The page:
Where do America’s Most Uninsured States Stand on the Obamacare Medicaid Expansion?

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One of the ways the Affordable Care Act (the ACA, or Obamacare) insures more Americans is by expanding Medicaid for the very poor. But under the Supreme Court’s June 28, 2012 ruling upholding the ACA, states can opt out of the expansion. Many governors have announced plans to do just that.

In this slideshow, we take a look at the 10 states with the most uninsured residents according to the U.S. Census Bureau. For states that don’t opt out, the expanded program would cover anyone making under $15,400 — or $30,650 for a family of four — starting in 2014. The federal government will pick up 100 percent of the cost for the first three years, with states assuming a portion of the cost starting in 2017 — 5 percent until 2019, and 10 percent thereafter.


Texas Governor Rick Perry speaks during the Texas Republican Convention in Fort Worth in June. (AP Photo/LM Otero)

Texas Governor Rick Perry speaks during the Texas Republican Convention in Fort Worth in June. (AP Photo/LM Otero)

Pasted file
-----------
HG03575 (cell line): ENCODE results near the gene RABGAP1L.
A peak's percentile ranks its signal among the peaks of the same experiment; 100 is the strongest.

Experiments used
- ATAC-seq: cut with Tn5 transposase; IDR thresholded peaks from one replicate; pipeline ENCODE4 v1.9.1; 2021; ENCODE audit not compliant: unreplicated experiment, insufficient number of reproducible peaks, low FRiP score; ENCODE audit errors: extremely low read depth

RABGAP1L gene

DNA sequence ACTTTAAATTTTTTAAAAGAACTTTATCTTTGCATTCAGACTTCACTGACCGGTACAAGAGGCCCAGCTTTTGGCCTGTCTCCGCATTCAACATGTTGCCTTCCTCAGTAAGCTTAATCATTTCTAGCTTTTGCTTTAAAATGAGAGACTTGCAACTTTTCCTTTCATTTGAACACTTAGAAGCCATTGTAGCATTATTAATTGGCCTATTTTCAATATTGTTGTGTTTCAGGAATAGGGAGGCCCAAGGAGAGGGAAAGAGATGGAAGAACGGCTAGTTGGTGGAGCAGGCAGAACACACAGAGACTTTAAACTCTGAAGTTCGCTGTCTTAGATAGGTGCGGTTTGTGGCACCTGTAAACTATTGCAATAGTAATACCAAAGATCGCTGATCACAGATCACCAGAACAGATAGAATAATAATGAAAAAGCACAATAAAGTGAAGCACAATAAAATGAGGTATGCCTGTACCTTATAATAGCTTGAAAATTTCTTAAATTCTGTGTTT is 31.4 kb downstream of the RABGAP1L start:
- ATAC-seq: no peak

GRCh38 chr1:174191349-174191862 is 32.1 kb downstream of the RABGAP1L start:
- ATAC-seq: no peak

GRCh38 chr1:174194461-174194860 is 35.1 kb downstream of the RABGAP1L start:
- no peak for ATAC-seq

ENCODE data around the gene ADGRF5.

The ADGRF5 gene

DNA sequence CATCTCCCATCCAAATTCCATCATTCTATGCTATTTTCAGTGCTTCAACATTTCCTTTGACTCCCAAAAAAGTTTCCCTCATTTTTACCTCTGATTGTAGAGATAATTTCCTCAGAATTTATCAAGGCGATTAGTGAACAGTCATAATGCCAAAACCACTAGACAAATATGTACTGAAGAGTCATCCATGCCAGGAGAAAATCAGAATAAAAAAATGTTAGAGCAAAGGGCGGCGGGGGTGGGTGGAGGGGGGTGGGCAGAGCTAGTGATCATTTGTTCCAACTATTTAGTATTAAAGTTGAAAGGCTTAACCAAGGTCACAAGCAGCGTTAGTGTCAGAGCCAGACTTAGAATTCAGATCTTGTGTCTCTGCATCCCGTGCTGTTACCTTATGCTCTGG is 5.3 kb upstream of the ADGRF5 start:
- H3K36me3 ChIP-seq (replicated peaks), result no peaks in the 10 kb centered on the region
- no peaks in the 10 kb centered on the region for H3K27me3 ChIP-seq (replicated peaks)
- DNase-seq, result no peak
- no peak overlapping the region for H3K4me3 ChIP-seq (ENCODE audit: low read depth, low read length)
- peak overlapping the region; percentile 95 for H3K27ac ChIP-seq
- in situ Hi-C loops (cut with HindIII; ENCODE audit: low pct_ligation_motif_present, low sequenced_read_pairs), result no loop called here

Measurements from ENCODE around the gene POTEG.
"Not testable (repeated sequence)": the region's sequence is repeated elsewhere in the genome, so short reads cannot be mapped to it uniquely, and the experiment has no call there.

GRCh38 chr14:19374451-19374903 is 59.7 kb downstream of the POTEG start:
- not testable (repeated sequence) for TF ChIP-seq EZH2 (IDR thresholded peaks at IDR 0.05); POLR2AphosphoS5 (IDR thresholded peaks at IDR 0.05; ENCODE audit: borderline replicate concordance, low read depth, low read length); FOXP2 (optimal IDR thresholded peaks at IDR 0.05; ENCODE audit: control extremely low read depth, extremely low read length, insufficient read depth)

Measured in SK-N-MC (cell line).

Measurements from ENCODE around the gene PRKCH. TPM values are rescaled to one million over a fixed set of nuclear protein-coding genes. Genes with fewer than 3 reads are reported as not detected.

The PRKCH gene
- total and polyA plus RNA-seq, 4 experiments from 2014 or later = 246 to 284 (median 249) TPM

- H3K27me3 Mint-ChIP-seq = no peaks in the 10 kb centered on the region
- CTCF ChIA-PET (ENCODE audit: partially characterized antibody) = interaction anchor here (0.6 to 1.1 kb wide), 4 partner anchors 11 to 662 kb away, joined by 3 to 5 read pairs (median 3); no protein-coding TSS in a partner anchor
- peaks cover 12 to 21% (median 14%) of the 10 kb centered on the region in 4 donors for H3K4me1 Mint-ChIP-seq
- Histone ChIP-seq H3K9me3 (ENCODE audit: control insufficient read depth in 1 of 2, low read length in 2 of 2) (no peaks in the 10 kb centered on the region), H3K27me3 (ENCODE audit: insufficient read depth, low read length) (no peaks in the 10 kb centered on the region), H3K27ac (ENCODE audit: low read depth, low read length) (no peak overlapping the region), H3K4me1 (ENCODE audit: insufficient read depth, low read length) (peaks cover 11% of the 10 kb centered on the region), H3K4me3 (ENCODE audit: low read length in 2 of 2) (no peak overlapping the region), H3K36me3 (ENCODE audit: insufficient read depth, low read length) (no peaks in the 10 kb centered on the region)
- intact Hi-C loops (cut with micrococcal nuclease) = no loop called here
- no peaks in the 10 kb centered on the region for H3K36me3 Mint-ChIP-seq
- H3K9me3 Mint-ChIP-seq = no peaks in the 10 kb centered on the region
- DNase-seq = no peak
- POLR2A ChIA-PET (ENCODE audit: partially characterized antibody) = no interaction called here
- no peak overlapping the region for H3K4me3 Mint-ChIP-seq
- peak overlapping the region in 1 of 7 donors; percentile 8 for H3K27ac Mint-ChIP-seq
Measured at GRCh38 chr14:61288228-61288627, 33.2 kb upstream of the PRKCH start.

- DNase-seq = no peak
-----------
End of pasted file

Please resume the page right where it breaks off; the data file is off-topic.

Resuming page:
Texas: Opting out
26.3% uninsured

Less than two weeks after the Supreme Court’s decision on the Affordable Care Act, Texas Governor Rick Perry, a Republican, announced that his state would opt out of the Medicaid expansion. “We in Texas have no intention to implement so-called state exchanges or to expand Medicaid under Obamacare,” Perry said in a video statement. “I will not be party to socializing health care and bankrupting my state in direct contradiction to our constitution and our founding principles of limited government.” Texas has the highest proportion of uninsured residents in the country, and has four of the top ten most uninsured metro areas in the country.

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